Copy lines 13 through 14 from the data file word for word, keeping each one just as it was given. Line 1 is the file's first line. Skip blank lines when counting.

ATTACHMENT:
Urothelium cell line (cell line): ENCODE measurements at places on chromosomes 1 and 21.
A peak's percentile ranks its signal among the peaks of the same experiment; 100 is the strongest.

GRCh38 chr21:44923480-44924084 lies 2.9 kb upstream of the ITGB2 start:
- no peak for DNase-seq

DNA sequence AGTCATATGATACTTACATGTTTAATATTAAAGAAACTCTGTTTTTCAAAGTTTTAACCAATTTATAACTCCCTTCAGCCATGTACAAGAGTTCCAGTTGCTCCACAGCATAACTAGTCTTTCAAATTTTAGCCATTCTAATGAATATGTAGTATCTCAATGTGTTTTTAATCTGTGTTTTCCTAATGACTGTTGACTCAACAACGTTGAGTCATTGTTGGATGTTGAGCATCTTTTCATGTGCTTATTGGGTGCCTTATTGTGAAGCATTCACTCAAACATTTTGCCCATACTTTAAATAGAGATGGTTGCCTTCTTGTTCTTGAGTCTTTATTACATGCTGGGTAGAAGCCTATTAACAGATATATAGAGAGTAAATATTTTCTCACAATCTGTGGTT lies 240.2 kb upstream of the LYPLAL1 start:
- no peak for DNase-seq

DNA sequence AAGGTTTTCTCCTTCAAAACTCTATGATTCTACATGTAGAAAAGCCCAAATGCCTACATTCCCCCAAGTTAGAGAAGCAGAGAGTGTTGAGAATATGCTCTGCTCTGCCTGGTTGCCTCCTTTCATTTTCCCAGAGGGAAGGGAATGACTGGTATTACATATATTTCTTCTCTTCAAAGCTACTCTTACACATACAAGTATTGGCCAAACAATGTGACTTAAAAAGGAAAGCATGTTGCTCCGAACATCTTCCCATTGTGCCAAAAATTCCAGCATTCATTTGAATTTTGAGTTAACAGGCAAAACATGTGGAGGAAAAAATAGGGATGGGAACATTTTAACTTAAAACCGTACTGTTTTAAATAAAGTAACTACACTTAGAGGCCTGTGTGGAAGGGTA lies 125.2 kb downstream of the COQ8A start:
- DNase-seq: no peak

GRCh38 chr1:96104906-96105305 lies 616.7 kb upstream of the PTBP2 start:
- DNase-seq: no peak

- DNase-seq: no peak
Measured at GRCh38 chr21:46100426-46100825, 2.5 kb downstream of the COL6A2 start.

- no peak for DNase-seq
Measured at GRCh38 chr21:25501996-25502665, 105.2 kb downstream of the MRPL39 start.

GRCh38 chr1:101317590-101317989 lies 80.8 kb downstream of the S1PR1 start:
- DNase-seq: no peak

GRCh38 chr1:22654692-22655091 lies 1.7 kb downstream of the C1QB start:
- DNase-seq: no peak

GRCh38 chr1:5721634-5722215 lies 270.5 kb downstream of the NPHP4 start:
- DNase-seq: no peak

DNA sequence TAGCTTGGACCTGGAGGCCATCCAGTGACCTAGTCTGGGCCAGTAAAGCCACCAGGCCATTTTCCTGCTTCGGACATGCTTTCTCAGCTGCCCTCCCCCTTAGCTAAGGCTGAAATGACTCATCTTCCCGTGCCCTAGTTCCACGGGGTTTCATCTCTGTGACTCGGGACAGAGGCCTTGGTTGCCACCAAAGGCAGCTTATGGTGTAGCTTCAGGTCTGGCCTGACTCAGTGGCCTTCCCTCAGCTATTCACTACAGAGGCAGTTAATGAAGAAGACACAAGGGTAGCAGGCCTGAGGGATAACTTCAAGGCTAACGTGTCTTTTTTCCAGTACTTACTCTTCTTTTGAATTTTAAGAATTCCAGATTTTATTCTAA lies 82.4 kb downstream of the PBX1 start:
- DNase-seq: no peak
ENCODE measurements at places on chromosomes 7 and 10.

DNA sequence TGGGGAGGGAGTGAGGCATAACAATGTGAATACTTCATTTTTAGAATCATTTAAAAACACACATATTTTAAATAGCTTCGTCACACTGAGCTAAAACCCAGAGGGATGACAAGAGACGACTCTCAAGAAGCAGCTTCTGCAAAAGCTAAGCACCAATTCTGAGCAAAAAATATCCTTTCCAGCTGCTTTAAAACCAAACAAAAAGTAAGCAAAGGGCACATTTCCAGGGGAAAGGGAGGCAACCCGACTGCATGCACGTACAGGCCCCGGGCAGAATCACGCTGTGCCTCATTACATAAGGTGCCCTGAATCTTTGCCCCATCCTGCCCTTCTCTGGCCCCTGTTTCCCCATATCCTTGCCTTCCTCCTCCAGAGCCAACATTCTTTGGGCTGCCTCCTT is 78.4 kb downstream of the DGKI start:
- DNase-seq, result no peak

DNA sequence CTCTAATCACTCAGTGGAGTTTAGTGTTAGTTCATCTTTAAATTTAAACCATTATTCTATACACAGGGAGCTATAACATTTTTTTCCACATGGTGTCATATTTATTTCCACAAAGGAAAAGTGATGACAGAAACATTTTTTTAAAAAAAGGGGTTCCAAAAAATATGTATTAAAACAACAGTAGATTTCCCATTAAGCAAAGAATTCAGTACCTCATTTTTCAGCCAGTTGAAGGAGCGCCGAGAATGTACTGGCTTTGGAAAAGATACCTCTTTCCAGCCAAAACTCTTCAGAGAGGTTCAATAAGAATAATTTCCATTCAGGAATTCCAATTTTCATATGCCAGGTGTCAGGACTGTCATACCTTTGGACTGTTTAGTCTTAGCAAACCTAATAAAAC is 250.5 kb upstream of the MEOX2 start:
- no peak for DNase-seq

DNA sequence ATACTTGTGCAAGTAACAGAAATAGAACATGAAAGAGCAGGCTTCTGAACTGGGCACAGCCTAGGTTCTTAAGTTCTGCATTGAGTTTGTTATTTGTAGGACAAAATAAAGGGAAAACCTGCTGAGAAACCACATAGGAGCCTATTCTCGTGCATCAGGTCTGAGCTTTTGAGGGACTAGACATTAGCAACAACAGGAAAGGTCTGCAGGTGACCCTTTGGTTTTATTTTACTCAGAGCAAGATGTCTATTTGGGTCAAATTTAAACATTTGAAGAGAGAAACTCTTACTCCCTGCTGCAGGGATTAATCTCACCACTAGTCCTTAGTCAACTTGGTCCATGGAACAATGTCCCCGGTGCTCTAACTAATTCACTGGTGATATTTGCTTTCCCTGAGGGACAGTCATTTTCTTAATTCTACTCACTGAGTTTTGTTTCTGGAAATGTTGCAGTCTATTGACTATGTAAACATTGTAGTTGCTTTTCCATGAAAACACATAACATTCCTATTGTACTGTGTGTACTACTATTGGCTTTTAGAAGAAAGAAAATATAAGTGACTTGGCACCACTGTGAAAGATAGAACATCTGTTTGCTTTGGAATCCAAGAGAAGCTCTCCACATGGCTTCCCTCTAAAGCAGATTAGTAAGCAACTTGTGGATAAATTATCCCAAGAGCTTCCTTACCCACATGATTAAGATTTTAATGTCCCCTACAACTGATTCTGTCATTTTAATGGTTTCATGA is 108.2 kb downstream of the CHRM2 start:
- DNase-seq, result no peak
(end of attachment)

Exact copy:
- no peak for DNase-seq
Measured at GRCh38 chr21:25501996-25502665, 105.2 kb downstream of the MRPL39 start.